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Sunday, January 20, 2008

Female club stars dispute male dominance

Created On January 14th, 2008 by shunji

London School of Economics Darwinist philosopher Helena Cronin suggested this week that statistical rules rather than innate unfairness explain why men take the top roles in society, because men’s abilities differ with a greater variance.

“I used to think that patterns of sex differences resulted mainly from average differences between men and women in innate talents, tastes and temperaments… Add to this some bias and barriers — a sexist attitude here, a lack of childcare there — and the sex differences are explained,” the leading UK philosopher admitted to The Guardian. “Or so I thought… But they alone don’t fully explain the differences… Females are much of a muchness, clustering round the mean. But, among males, the variance — the difference between the most and the least, the best and the worst — can be vast,” she added.

Her views were dismissed out of hand by Romanian hard trance rising star DJ Claudia Cazacu, who told Skrufff she considers male domination ‘an out of date myth’. “At the end of the day, we are living in a free world where everybody is equal, you can achieve whatever you set your mind to. I don’t think being a male or female should make any difference; what matters is your ability and personality,” Claudia suggested. “Believe in yourself and don’t let anybody tell you what you can’t do,” she advised. “You can reach anything when you really want it. There will be ups and downs, smiles and cries… but always remember: What doesn’t kill you makes you stronger,” she added.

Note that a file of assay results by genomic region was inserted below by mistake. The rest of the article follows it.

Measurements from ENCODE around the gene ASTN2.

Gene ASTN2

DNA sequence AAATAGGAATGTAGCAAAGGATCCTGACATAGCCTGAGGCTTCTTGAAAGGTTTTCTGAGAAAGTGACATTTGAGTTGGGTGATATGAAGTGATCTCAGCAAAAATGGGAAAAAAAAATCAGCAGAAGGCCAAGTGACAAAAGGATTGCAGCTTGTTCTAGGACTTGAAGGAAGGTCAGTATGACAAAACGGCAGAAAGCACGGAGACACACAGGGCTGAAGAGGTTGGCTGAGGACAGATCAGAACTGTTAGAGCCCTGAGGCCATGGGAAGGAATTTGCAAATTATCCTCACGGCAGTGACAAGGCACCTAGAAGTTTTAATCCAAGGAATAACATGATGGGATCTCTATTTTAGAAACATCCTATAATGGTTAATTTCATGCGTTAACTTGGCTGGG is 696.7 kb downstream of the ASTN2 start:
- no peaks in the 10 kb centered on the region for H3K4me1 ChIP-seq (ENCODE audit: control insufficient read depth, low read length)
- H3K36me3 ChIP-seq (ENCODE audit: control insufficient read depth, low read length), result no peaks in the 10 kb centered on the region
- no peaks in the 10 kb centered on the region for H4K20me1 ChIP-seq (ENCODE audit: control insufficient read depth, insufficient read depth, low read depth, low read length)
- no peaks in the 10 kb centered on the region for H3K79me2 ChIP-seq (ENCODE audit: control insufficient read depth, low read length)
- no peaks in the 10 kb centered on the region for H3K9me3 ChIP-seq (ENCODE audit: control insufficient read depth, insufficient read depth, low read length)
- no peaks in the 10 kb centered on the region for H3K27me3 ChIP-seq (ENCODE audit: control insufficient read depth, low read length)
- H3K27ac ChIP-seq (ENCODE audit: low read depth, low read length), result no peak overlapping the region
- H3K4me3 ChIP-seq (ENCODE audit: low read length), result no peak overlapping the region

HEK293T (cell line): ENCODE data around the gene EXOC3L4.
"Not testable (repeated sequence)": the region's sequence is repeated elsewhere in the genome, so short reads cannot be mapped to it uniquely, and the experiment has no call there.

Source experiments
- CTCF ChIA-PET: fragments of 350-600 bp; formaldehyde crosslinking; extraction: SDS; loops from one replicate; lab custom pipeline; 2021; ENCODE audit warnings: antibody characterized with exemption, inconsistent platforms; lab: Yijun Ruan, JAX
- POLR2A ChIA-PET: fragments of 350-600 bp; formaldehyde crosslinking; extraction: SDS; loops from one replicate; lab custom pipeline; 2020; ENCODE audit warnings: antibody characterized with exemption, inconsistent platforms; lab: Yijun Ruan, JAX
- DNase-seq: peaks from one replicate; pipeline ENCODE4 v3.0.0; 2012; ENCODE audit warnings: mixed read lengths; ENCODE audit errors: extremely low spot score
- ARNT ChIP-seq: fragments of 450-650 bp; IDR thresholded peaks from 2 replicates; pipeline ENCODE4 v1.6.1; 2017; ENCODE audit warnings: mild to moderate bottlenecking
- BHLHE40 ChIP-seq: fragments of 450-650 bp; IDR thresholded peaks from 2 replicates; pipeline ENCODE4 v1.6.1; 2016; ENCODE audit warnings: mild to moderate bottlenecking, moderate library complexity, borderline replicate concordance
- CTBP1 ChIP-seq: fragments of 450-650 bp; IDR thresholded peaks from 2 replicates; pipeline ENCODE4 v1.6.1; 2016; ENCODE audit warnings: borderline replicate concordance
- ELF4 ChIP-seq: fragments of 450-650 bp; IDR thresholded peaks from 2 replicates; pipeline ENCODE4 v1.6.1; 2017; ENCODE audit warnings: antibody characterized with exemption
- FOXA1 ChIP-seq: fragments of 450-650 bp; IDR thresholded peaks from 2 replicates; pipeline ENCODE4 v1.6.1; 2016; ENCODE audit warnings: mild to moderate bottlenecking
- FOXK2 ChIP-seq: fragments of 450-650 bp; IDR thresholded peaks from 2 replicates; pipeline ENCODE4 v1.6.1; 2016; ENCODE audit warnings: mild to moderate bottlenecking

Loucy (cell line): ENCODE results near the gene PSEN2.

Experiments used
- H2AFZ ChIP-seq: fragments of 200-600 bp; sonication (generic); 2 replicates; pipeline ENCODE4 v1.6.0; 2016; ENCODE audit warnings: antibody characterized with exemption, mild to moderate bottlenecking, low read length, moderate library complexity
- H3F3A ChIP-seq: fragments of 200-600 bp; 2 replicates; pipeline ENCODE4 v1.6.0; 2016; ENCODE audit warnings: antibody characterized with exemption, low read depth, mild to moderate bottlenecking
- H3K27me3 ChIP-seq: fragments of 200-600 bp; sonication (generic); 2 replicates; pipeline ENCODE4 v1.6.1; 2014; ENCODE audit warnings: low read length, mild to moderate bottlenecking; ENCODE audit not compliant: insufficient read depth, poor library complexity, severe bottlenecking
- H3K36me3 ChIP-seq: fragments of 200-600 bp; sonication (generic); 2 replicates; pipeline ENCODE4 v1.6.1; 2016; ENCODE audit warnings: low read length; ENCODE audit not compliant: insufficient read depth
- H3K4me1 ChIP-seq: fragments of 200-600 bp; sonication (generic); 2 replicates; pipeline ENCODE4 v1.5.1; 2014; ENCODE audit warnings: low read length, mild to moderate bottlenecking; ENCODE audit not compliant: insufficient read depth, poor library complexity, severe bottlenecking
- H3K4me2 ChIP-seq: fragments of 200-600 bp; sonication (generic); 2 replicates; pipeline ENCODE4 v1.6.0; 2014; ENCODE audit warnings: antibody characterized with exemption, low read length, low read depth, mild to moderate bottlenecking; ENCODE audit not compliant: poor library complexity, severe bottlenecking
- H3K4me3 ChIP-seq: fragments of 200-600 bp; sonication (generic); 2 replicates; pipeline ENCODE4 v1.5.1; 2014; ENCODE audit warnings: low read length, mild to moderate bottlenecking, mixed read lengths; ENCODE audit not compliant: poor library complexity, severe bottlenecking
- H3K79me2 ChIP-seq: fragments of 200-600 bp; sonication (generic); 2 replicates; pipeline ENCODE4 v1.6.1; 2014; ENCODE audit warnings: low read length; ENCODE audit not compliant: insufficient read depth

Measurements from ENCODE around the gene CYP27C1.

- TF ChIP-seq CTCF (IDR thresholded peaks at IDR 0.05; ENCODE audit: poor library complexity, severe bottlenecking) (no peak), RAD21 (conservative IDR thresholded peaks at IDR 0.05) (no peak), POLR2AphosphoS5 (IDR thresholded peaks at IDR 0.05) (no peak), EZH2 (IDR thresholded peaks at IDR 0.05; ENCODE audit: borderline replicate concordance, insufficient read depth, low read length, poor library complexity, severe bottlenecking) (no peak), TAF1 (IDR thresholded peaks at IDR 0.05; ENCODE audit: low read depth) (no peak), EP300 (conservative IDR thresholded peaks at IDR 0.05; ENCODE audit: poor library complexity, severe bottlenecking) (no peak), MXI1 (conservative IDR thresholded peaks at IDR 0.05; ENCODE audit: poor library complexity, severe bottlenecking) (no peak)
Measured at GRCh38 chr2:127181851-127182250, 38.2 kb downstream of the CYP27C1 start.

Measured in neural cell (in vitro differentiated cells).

Ex-Atari Teenage Riot star and acclaimed feminist musician Nic Endo told Skrufff she was too busy preparing for her upcoming European tour with ex-ATR bandmate Alec Empire to address Ms Cronin’s suggestions, and referred us to her 1998 career manifesto in which she addressed sexism in music. “The music industry and their media mostly impart a weak, stupid and ‘sexy’ image of a woman. Most of the time I see women just as a kind of a dressed up accessory in some music videos who just have to stand there, look good and shut up. There’s a total lack of courageous and strong women in the music business with real serious statements that don’t give a shit what other people tell them to do,” said Nic.

“No woman has ever been born with a phobia for technology or ‘less gifted’ technologically. I think that some girls simply have no interest in it, while other girls avoid it from the very beginning,” she continued. “This is because from when they were babies they were made to believe they were too stupid to understand it, and that technical things are ‘men’s work’. I can’t think of any other explanation as to why, in comparison to men, there are far too few women in area of music. For girls who are interested in making their own music but who have not yet become fully switched on to this: Don’t let yourselves get filled up with bullshit!” she concluded. ”Ignore those pretentious male games.”

Princess Superstar similarly slated the music industry about how musicians- particularly DJs – have different standards when it comes to images. “In the pop world, you can have a 300 pound rapper guy like Fat Joe, but try having a woman come out like that and be a star, it would never happen,” she told Skrufff. “And in the DJ world, if you look at most male DJs they aren’t exactly stunners,” Princess Superstar pointed out. “It’s pretty much the only career in music where you can stand in front of people and be old and fat – for a guy. But then I am always hearing everyone comment on how a female DJ looks. It’s a total double standard,” she added.